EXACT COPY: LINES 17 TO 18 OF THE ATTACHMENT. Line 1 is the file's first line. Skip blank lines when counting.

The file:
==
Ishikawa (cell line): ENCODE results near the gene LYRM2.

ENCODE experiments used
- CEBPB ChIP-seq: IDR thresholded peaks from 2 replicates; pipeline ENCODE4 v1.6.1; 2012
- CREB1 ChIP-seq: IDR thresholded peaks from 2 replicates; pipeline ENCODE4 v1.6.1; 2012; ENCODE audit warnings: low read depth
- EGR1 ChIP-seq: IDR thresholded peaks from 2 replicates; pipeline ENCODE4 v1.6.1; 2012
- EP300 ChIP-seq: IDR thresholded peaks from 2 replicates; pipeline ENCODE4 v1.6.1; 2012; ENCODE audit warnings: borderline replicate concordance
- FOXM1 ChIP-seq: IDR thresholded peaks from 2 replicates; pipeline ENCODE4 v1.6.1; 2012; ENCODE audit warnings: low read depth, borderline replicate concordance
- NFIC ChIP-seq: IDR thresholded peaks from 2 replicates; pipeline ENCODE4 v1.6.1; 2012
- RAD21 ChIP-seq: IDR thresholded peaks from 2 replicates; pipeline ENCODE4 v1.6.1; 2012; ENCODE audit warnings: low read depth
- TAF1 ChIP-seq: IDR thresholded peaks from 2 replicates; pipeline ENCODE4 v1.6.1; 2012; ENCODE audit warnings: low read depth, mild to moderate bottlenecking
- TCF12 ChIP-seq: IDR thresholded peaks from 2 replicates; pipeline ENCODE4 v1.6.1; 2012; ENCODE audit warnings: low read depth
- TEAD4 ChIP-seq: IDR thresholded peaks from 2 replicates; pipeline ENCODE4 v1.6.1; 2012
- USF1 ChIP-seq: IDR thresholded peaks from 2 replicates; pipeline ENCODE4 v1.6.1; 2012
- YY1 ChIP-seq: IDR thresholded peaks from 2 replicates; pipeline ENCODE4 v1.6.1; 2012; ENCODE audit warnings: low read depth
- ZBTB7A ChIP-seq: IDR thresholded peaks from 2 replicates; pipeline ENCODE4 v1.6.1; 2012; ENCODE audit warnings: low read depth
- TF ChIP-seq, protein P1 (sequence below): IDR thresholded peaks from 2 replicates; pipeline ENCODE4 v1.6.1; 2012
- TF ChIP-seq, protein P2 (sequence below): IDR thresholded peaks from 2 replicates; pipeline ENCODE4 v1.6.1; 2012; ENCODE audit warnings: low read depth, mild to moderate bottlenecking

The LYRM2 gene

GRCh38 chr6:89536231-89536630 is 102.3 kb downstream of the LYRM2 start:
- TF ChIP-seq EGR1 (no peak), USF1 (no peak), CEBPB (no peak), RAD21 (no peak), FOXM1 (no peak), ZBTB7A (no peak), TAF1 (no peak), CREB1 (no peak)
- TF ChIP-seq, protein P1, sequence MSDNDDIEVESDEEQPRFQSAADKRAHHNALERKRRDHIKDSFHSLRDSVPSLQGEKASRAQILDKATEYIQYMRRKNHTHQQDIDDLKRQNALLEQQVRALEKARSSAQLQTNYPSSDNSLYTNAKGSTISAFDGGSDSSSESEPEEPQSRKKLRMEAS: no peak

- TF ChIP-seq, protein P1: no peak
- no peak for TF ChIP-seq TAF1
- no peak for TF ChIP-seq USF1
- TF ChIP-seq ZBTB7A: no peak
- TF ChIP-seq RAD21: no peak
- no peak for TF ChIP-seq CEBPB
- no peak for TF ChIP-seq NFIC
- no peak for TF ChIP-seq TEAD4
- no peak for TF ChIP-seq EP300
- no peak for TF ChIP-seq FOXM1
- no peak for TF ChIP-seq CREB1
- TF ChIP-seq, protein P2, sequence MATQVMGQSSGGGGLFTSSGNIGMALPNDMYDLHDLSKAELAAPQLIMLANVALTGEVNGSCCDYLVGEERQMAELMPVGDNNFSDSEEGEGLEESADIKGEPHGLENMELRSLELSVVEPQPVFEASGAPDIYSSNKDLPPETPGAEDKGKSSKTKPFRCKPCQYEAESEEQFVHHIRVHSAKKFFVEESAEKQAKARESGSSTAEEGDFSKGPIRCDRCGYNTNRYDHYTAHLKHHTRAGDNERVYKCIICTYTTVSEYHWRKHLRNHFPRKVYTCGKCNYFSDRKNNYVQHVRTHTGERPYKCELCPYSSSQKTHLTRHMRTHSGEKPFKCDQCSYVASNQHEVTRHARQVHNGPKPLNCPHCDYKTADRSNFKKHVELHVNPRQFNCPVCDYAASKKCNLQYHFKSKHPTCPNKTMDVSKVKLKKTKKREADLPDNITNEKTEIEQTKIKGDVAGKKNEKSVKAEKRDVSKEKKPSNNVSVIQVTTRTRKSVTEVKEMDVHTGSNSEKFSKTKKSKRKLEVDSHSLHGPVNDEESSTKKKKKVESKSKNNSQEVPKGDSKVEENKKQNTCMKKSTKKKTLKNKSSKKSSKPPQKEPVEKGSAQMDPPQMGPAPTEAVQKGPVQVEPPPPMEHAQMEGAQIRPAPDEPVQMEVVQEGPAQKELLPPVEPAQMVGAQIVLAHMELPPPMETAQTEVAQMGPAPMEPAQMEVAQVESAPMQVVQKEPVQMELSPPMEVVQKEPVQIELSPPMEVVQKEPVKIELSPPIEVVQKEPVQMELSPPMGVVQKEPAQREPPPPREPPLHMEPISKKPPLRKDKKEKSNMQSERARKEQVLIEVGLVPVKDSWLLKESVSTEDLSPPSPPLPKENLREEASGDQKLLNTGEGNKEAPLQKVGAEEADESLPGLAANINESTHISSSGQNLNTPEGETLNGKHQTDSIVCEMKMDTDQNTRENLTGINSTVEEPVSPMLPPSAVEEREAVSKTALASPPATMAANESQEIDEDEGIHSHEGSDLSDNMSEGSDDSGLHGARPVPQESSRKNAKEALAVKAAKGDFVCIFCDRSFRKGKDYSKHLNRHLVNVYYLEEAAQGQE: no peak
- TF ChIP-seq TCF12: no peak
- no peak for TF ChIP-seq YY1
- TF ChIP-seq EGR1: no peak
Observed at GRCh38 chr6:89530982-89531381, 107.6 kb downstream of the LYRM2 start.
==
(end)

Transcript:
- TF ChIP-seq, protein P2 (sequence below): IDR thresholded peaks from 2 replicates; pipeline ENCODE4 v1.6.1; 2012; ENCODE audit warnings: low read depth, mild to moderate bottlenecking

The LYRM2 gene